Travels Of A Lifetime

I’m still a huge Michael Palin fan, and watching Travels Of A Lifetime these last two Sunday nights has been wonderful. It was through Palin’s travelogues that I was introduced to Monty Python. Something about this calm, pleasant, intelligent Englishman explore the more exotic parts of the world of a Sunday evening really captured my imagination: not only did it make my feet itch and want to see what Palin was showing us for myself, but it also made me curious about what else he had done. Hence I was introduced to, and fell in love with, dead parrots and transvestite lumberjacks.

Those shows were first broadcast in the early Nineties, when I was eight or nine and still at school. I remember them giving me a warm, cozy yet reassuring feeling, like when my Dad or Mum were reading a bedtime story, but tinged with curiosity and wonder. They told me that the world was out there to be explored, with great cities to see and adventures to be had; but whatever might happen, there will always be friendly people, good food and a warm bed at the end of the day. Binge-Watching Pole To Pole just now, I felt precisely the same coziness; but I now view it through adult, educated eyes. In Episode Two, for example, Palin visits St. Petersburg and shows us the Winter Palace. My mind immediately went back to AS History and what I learned of the Russian Revolution, which gave what Palin was saying far greater depth. This might be homely Sunday evening TV, but there is a depth and profundity underlying it. After all, we’re being shown parts of the world most of us would never normally see.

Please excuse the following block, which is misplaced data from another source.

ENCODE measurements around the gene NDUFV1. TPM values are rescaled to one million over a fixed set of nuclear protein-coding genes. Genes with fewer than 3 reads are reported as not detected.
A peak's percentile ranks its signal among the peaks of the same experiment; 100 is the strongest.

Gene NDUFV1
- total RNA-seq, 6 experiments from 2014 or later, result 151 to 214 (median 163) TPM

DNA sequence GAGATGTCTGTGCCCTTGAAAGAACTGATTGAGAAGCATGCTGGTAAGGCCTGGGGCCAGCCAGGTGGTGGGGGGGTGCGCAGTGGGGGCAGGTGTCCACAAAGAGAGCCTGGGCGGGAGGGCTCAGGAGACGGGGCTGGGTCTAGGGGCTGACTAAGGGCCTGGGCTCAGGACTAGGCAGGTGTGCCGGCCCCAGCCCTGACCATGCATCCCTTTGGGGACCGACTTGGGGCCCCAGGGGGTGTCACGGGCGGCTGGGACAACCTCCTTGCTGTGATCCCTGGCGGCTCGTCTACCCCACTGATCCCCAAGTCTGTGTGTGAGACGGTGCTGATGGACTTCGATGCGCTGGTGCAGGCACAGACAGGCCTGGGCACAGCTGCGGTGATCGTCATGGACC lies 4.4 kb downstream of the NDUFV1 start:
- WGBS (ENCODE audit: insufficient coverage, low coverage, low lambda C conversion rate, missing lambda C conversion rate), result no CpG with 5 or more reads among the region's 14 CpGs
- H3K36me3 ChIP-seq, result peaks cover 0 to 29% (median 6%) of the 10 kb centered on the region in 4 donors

No wonder the beeb is screening a four part retrospective of Palin’s work in the same time slot that his shows originally aired; right now, I daresay it’s what most of us need. It’s great to see these programs recognised as the pioneering TV they were, and also to hear people like Joanna Lumley and Ade Adepitan noting what an impact Palin’s travelogues had on their later shows. Added to that, the input of the greatest broadcaster ever, Sir David Attenborough, make this fantastic Sunday night telly.

I must note, though, that Michael Portillo has been conspicuous in his absence, at least for the first two episodes of Travels Of A Lifetime. Surely he too owes a lot to Palin for his new career making programs about train journeys, but I somehow get the impression that the old Tory sees his shows as separate from others, as if he pioneered his own genre. (Is it me or does Portillo think he is Palin, or the Conservative equivalent of him?)

That aside, this really is succulent, outstanding television – the best type of telly for cold Sunday evenings.

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